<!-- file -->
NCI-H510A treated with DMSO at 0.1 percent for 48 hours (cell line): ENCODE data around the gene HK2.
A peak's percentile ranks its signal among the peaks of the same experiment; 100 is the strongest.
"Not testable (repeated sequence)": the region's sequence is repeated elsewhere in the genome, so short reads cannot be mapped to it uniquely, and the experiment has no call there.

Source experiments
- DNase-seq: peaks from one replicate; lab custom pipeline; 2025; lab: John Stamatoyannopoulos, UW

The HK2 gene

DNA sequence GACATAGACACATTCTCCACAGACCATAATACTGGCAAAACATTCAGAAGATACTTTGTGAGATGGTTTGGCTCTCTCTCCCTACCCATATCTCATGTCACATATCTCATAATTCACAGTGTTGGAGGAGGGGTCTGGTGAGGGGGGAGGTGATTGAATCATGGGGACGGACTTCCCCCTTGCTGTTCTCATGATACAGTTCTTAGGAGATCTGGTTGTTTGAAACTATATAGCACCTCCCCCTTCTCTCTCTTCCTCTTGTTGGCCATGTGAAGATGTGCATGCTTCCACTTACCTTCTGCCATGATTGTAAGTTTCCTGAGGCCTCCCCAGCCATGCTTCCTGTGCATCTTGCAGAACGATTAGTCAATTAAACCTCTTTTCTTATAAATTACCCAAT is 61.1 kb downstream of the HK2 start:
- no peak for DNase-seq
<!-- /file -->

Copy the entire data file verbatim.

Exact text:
NCI-H510A treated with DMSO at 0.1 percent for 48 hours (cell line): ENCODE data around the gene HK2.
A peak's percentile ranks its signal among the peaks of the same experiment; 100 is the strongest.
"Not testable (repeated sequence)": the region's sequence is repeated elsewhere in the genome, so short reads cannot be mapped to it uniquely, and the experiment has no call there.

Source experiments
- DNase-seq: peaks from one replicate; lab custom pipeline; 2025; lab: John Stamatoyannopoulos, UW

The HK2 gene

DNA sequence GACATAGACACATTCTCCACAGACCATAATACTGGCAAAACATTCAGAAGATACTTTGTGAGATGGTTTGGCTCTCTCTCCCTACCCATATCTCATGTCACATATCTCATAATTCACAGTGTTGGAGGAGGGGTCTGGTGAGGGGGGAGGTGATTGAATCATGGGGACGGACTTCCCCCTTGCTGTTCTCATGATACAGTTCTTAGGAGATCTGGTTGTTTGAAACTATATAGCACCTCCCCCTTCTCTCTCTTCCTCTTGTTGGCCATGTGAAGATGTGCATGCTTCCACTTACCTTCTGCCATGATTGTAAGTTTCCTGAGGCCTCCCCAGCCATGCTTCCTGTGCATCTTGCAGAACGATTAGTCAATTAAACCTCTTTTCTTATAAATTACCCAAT is 61.1 kb downstream of the HK2 start:
- no peak for DNase-seq